Sweaters are as much a part of man's wardrobe as sports jackets or neckties are, yet they're worn considerably less and often worse.
Most of it comes down to wearing the wrong style for the situation.
The fact is many of the garments thrown into the general term sweaters are very different garments.
In fact ask men which sweaters are made for the workplace and which ones are designed for fishing & hunting – and most will give you a blank stare.
We are about to make it simple.
6 Office Appropriate Sweater Styles
Anything you're wearing to work should be dark and simple.
Bright colors and vivid patterns belong on the ski slopes, not at the office. You'll also want thinner sweaters – bulky weaves should be left for outdoor oriented wear
A good rule of thumb is to ask yourself if you could wear the sweater with a sport jacket if you wanted to. Even if you're not planning on actually doing it or the color and pattern don't really lend themselves to that look, it's a good test for work-appropriateness.
A solid-colored V-neck is the ideal sweater for wearing with a necktie.
You let some of your shirtfront and necktie show, which makes a more visually complex outfit and lets all the colors and patterns really come into play.
Of course, this also makes it the easiest style to make a color-matching error with — there's no hiding a clashing choice with a V-neck! So be careful and know your color wheel.
The basic wool pullover look is the crew-neck: a round, symmetrical neckline right up against your neck.
The knot of a necktie will still show over a crew-neck, but the shirt collar and tie can look a little constricted. It's better worn with an open-collared dress shirt, a thin turtleneck, or a long-sleeved T-shirt.
A good, plain-colored crew-neck and a pair of dark slacks is unimpeachable work wear in just about any casual office setting.
If you've got a good dress shirt, show it off with a sweater vest!
A solid-colored or lightly-patterned sweater vest is eye-catching and a little more unique than your basic crew-neck or V-neck pullover.
They tend to come in V-necks (although crew-necks or other styles aren't unheard of), making them a good way to sport a shirt and tie with a little more flair than the standard office look.
You can wear a sweater vest with or without a tie. Adventurous men can pair them with
Adventurous men can pair them with sport coats as well, but be careful of getting too many colors and textures in the same outfit! You'll need restrained colors to pull that look off.
Casual Work Sweater Styles
Not all sweaters are dress clothing. Some are purely practical — and others are just plain bad. Unless you have a very relaxed workplace, you'll want to avoid wearing these in a professional business setting:
You might be surprised to see this one here, but the cardigan is technically a casual sweater even though it looks incredibly handsome when paired with dress slacks and a dress shirt.
The reason it's a casual piece lies in it's construction – any sweater that buttons or zips up the front is not as formal as a similar garment that slips over the torso. The visual clutter of the opening front is unsightly in work wear.
Cardigans are a great style and men can get a lot of use of of them — we've written a whole article about them recently in fact — but remember they're still a casual style.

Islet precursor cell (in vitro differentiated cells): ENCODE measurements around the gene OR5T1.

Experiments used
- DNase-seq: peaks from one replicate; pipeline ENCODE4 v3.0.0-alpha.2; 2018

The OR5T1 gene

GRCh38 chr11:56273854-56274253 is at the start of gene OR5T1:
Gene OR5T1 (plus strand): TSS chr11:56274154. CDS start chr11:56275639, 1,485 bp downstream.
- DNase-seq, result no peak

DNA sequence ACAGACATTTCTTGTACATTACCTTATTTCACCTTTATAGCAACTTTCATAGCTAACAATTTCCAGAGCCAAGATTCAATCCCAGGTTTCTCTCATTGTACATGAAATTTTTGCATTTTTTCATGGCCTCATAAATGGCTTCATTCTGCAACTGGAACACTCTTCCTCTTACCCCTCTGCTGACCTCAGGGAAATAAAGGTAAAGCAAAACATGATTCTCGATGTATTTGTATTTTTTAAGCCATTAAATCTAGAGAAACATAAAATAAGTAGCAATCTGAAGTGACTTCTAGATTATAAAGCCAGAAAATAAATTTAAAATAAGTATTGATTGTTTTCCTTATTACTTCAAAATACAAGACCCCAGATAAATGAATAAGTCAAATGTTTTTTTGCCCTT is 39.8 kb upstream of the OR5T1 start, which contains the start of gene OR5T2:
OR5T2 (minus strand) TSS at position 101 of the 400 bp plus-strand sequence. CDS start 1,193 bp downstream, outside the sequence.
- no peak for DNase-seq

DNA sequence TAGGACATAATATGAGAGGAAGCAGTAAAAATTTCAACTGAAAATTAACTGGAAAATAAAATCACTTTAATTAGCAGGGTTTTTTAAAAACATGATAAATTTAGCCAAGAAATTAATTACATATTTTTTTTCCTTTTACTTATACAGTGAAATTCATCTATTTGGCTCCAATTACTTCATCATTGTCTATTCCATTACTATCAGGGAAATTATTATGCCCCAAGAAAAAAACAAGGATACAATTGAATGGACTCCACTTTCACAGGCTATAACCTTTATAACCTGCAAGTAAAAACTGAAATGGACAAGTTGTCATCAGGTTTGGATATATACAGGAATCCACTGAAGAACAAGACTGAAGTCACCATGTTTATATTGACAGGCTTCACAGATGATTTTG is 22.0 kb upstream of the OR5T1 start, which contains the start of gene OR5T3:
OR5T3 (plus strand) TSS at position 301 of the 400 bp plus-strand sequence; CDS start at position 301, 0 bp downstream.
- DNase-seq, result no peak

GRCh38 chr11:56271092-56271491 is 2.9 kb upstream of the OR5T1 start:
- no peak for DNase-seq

Fair Isle Sweater
The Fair Isle sweater was traditionally handmade sweaters from the Scottish island Fair Isle where it was first knit.
They were originally knitted with colors and stories of a clan's heritage, but today are more decorative and lighter-weight than their hearty ancestors.
These sweaters can be worn with chinos, but look best with denim and should be reserved for casual Fridays in a laid back work environment.
Sweaters That Do Not Belong In The Workplace
Sweaters are a classic wardrobe item and any man missing these indispensable and functional pieces is going to have a hard time dressing sharp in cool weather.
Yet many are not made to be worn in a professional environment.
If you try to do too much with them, or if you wear one that's made for rugged outdoor warmth rather than casual style, you end up looking pretty glaringly out of place.
Know your basic styles and why they exist so that you're always keep these casual ones out of the office.
Developed before WWII and popularized by the British Military's commando units, it was a ribbed close fitting sweater made from material that could dry quickly and help retain heat under harsh conditions.
The close fit and high armholes were important, as much of a commando's success depended on stealth and dexterity with a blade in close hand to hand combat.
You might be able to get away with an Aran sweater or cable-knit fisherman's jersey on a really cold day, but these styles are usually considered too bulky and functional to count as dress items.
Like cardigans, they can be a great-looking part of your off-duty wardrobe, but shouldn't be making regular appearances in your work-wear (unless, of course, you're a fisherman…)
Anything big, thick, and patterned with snowflakes belongs on the ski slopes, not at the office. There's no exceptions to this rule.
Vary Your Wardrobe
The last point I'll make about wearing sweaters is to not being “that guy that always wears the sweaters.”
Own a wide variety of colors and styles so that your outfits don't look the same every day. Switch off with sport coats and blazers for more variety, and wear different colors and textures of trousers so that you're not always using the same sweater-pants combination.
If you can stick to the dressier styles of sweaters and keep them varied, you're guaranteed to stand out as someone who dresses well all winter long.